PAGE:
UK government could block Scotland’s deposit return scheme

DRS Scotland

The Secretary of State for Scotland, Alister Jack is planning to deny a request from the SNP for a trade exemption for its deposit return scheme (DRS), according to a report by the Guardian.

The move would be the second policy the UK government has blocked the Scottish government from implementing this year.

Alister Jack has previously urged MSPs to halt the planned launch of the DRS in August, instead pressing them to wait until all UK nations have a unified approach to the scheme. A call that was dismissed by Scotland’s Circular Economy Minister Lorna Slater.

Under the scheme consumers are set to be charged an extra 20p when they buy single-use containers, which they can earn back by taking their empty can, glass or bottle to reverse vending machines (RVM) placed across Scotland.

Scotland’s DRS has drawn criticism – some of which was addressed by Scotland’s Circular Economy Minister – including that its regulatory approach isn’t aligned with the rest of the UK.

A spokesperson for the Scottish government said: “We expect a decision from the UK government as soon as possible given that this is what is needed to give industry absolute clarity.”

We expect a decision from the UK government as soon as possible given that this is what is needed to give industry absolute clarity.

Speaking to the Guardian, one Holyrood official said the bottle deposit scheme was “wholly within devolved competence and approved by the Scottish parliament in 2020 with cross-party support”.

However, all three SNP leadership contenders, Kate Forbes, Humza Yousaf and Ash Regan, have now said they will either pause or change the DRS.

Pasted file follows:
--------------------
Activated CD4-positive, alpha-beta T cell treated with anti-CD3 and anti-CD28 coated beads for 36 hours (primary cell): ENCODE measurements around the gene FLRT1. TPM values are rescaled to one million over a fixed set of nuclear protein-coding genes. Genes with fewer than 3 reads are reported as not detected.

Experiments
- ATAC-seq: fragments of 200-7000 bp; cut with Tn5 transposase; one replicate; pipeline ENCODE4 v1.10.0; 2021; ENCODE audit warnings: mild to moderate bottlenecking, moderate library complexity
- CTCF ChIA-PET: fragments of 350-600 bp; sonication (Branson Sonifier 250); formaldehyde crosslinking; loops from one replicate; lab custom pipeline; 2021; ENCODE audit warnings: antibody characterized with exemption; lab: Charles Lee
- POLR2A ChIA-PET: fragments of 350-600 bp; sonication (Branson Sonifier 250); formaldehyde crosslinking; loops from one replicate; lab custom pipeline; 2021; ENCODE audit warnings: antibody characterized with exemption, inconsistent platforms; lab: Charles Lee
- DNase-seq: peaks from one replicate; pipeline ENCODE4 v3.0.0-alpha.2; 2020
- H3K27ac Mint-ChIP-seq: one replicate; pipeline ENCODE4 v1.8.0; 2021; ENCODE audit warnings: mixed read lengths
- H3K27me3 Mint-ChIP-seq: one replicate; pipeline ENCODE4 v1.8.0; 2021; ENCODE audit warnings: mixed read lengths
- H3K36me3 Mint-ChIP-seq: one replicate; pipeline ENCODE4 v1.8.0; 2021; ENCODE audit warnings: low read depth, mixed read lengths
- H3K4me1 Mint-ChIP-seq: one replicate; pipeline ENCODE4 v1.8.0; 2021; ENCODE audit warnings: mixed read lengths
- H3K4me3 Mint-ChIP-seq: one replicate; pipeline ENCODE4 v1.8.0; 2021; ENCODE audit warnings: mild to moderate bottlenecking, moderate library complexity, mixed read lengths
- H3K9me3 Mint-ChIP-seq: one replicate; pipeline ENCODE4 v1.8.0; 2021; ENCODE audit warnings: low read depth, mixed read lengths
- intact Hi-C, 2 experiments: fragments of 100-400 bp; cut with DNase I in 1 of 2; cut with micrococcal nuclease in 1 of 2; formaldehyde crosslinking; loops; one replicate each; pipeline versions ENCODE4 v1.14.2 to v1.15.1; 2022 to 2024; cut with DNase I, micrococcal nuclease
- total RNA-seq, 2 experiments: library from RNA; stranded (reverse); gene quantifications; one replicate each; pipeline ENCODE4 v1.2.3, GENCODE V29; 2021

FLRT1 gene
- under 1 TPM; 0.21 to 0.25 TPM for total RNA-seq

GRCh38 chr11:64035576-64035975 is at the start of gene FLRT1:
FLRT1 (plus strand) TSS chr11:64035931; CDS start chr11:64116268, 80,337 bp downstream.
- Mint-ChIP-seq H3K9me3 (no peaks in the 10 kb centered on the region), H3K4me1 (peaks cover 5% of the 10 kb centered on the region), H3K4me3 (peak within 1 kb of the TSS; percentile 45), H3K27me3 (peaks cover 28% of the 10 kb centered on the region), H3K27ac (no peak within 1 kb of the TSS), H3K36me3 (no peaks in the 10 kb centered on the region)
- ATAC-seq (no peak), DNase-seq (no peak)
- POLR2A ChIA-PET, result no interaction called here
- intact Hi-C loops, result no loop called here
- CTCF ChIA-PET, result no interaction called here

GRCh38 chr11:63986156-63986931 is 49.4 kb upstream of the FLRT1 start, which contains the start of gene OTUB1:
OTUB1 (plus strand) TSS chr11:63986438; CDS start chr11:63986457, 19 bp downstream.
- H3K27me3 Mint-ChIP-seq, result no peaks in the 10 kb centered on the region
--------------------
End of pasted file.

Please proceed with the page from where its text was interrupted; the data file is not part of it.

SNP leadership candidate Kate Forbes has said Scotland’s upcoming DRS could cause “economic carnage” and promised to halt its implementation.

While Yousaf called for a “year’s grace period” for small firms, which Circular Economy Minister Lorna Slater has said she is already “actively considering”, Regan has said if she is successful in her leadership bid she will redesign or scrap the scheme.

Commenting on the news, Lee Marshall, Policy and External Affairs Director, CIWM, said: “CIWM remains supportive of the Scottish DRS and believes that delaying the scheme again at this late stage will have unnecessary environmental and fiscal impacts.”

CIWM remains supportive of the Scottish DRS.

Environmental charity, City to Sea has said that if Westminster blocks the Scottish scheme from going ahead, it will not just be a “constitutional crisis but an environmental travesty”.

City to Sea’s Policy Manager, Steve Hynd, commented: “The simplest way for Westminster to have avoided these issues with internal markets would have been to deliver the DRS that they promised many years ago by working with Scottish, Welsh and Northern Irish legislators.

“This would have been an ambitious but unified approach across the UK. Instead, Westminster is at risk of dragging the devolved nations down to the lowest environmental standards as they sit on their hands and the plastic crisis worsens around them.”

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